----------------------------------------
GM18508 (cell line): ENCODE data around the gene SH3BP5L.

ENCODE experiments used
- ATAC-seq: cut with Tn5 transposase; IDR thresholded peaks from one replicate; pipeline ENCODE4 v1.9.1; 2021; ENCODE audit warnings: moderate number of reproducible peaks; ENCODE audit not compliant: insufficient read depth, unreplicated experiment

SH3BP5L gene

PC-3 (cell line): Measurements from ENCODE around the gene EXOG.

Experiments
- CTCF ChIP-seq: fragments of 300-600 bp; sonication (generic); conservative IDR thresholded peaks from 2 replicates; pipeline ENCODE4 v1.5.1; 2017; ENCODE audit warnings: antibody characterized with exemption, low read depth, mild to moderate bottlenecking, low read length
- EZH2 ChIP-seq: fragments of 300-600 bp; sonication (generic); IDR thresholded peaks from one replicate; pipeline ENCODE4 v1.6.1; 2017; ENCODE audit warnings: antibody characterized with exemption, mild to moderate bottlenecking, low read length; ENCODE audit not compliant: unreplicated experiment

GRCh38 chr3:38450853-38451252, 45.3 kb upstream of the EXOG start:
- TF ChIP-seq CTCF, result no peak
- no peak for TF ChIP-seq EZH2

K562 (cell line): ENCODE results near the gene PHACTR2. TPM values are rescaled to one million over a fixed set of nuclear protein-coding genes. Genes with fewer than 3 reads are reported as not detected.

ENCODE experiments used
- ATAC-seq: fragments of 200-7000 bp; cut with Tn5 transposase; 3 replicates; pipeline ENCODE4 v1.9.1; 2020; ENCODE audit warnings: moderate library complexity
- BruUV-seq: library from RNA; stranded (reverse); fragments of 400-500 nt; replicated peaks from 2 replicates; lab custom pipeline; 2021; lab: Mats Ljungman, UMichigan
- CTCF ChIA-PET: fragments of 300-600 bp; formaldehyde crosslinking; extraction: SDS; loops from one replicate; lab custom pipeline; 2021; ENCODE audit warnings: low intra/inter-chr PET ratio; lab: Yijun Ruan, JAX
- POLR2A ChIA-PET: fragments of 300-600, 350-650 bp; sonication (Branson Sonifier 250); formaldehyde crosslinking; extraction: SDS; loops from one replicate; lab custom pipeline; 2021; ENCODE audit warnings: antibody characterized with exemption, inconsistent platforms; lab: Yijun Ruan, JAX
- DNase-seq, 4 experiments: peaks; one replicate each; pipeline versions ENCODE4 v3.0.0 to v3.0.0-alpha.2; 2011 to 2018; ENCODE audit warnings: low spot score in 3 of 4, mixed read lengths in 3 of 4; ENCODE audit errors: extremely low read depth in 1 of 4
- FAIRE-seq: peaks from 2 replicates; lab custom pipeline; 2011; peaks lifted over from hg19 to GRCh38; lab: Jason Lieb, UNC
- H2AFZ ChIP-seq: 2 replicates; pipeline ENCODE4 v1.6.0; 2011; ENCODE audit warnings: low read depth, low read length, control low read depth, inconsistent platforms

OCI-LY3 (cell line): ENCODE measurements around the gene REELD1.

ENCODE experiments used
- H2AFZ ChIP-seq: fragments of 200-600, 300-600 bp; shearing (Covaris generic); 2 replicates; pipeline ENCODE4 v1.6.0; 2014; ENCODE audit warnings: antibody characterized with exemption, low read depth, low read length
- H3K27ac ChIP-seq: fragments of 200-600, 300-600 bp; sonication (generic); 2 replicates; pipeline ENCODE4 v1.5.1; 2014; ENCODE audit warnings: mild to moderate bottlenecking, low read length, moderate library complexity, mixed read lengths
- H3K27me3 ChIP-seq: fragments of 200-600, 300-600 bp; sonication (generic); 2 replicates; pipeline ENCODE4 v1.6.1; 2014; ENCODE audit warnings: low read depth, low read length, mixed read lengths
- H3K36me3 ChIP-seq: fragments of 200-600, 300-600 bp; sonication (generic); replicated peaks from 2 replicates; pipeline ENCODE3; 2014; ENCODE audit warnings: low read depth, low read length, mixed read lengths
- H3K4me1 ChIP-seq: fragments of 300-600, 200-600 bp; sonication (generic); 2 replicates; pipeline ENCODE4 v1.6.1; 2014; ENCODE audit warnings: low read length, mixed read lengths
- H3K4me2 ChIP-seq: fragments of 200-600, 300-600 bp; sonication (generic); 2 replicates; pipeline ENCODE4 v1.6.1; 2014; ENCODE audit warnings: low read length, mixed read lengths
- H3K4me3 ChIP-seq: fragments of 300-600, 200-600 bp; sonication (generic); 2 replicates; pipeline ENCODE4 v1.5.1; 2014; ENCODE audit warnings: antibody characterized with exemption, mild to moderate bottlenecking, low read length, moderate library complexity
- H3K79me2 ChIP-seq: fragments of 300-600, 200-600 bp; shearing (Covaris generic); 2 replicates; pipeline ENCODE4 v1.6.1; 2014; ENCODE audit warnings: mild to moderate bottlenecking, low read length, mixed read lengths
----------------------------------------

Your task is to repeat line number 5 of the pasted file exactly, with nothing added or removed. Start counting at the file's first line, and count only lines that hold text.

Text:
PC-3 (cell line): Measurements from ENCODE around the gene EXOG.